PORTLAND — Everyone from the street sweeper to the bank executive is being affected by the recession, which is also threatening many public programs as leaders look to trim expenses.
But as layoffs mount and employers become more selective about who they hire, Adult Education programs in Portland and South Portland are becoming more attractive as people seek new job and life skills.
Gail Senese, co-director of the Portland Adult Education Program, said that fall enrollment in the district’s job skills program increased by 5 percent, adding another 23 students. As of Jan. 6, the program has enrolled nearly twice that number, adding 44 new students.
While those numbers illustrate the increased relevancy of adult education in these tough economic times, Senese said that 39 percent of adults enrolled in the job skills program are first-time students of the adult education program.
“These are people who are looking to learn new skills and improve the skills they already have,” Senese said.
Senese said the job skills program offers 57 classes in three areas of concentration: office skills, accounting and medical. Students can learn a variety of computer skills – from typing to programming and Web design – or lay the foundation for a medical career as records keeper or certified nursing assistant, where jobs are still in demand.
“They see retail disappearing and they feel that health care is going to stay,” Senese said
Although adult education has been historically viewed as a way for people to earn a high school diploma or equivalency, the district’s programming is beginning to look more and more like a community college.
“We’re not trying to be a community college,” Senese said, “but we fill a more short-term, focused need.”
The programs also offer affordability. Senese said residents can enroll in a 36-hour computer class for only $64, nonresidents can enroll for $74. Medical and accounting classes cost a little more because of the textbook, she said.
The growth of Portland’s programs appears to be keeping with a statewide trend, according to the Maine Department of Education, which recently collected two years’ worth of enrollment data from about half of the adult education programs throughout the state.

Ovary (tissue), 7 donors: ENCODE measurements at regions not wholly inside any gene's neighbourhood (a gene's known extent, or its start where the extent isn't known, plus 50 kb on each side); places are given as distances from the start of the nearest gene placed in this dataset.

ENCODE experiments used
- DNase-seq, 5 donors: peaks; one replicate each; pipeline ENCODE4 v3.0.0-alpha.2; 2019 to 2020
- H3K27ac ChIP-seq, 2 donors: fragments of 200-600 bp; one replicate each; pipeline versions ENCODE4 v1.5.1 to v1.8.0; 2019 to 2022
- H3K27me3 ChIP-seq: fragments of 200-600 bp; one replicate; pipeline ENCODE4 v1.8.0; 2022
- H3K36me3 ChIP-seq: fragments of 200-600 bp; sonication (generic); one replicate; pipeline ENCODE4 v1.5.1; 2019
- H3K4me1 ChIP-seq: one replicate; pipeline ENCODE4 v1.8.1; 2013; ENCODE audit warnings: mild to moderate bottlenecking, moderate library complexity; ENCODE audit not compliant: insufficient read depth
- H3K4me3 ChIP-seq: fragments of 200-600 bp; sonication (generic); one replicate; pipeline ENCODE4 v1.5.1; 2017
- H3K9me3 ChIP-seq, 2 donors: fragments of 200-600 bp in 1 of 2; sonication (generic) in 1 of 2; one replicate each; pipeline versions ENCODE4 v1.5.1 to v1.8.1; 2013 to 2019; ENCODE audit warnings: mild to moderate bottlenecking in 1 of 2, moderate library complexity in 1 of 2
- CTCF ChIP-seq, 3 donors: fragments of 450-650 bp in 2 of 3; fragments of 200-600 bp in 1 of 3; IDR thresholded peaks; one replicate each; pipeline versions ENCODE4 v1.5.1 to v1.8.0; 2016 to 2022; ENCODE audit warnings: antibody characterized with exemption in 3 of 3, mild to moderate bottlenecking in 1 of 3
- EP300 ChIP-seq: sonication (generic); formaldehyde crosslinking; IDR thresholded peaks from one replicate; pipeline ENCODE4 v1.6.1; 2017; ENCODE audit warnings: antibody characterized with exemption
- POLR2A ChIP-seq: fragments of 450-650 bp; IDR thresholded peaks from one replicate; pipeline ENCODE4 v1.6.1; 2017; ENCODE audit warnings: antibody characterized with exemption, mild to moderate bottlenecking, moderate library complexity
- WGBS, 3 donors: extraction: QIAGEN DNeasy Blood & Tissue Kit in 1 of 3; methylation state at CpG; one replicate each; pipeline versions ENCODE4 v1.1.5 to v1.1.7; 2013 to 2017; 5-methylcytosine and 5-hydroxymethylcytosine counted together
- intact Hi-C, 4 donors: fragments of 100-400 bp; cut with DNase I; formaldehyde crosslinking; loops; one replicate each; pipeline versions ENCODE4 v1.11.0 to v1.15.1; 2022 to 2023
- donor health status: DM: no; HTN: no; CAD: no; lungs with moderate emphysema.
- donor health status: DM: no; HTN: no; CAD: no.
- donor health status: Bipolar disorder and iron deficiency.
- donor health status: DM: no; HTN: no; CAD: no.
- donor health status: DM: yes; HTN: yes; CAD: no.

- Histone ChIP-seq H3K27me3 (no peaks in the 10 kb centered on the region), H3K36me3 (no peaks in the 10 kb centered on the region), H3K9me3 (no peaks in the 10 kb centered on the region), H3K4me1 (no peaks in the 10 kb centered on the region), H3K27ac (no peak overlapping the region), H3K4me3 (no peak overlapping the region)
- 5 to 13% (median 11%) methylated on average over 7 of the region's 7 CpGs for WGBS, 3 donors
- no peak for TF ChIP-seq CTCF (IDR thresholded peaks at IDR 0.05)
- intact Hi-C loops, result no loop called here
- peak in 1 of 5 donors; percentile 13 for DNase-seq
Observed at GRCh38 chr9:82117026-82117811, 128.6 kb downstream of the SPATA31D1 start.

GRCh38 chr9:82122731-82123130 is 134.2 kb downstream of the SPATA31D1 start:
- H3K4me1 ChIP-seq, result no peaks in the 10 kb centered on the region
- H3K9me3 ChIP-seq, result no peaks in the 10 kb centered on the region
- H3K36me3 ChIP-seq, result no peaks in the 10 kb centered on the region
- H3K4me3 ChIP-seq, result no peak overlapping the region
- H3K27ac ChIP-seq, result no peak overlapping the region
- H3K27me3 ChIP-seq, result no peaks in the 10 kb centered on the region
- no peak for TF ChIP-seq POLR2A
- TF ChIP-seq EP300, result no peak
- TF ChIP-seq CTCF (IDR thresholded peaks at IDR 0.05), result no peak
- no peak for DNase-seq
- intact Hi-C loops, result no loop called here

Based on figures provided by 54 of the state’s 107 adult education programs, total enrollments increased last fall by 29 percent over the 2007 total of 2,990 and by 33 percent over the 2006 total of 2,293. The greatest increase was in job skills programming, which nearly doubled from 2,669 students to 5,390.
College enrichment courses, meanwhile, rose statewide over that same two-year period by 115 percent, from 171 to 367, and community enrichment courses saw a 6-percent increase, from 14,402 to 15,255.
In South Portland, the first year of adult education has been an overwhelming success, according to secretary Heather Tolan, who said 48 students enrolled in the fall semester, which focused on English language learners.
“We expect to have more this (spring) semester,” she said.
Final spring enrollments, she said, won’t be known until after an informational and enrollment session takes place Thursday night at South Portland High School. Adults will have more course options to choose from this spring, since the program is adding job skills and personal enrichment courses, which are in strong demand in the community.
Portland’s program, which serves between 4,500 and 4,600 adults, is broken down into three categories: job skills, academics, and community life, all of which are showing growth.
It also appears that more people are looking to adult education for recreational and cultural enrichment courses. Senese said the community life programming, as of Jan. 6, experienced a 26-percent increase in enrollment, adding 97 more adults over its 2008 winter enrollment of 366 students.
Adult education operates on a budget of about $1.9 million, about one-third of which is funded by local tax dollars. The rest is provided by federal and state matching grants and enrollment fees.
Senese said the community life program is the only one that sustains itself through enrollment fees, rather than using local tax dollars.
Senese also sees adult education as filling another role.
“We’re important for economic development,” she said. “We’re helping people get employed, stay employed and remain taxpayers – getting off assistance and paying into the system.”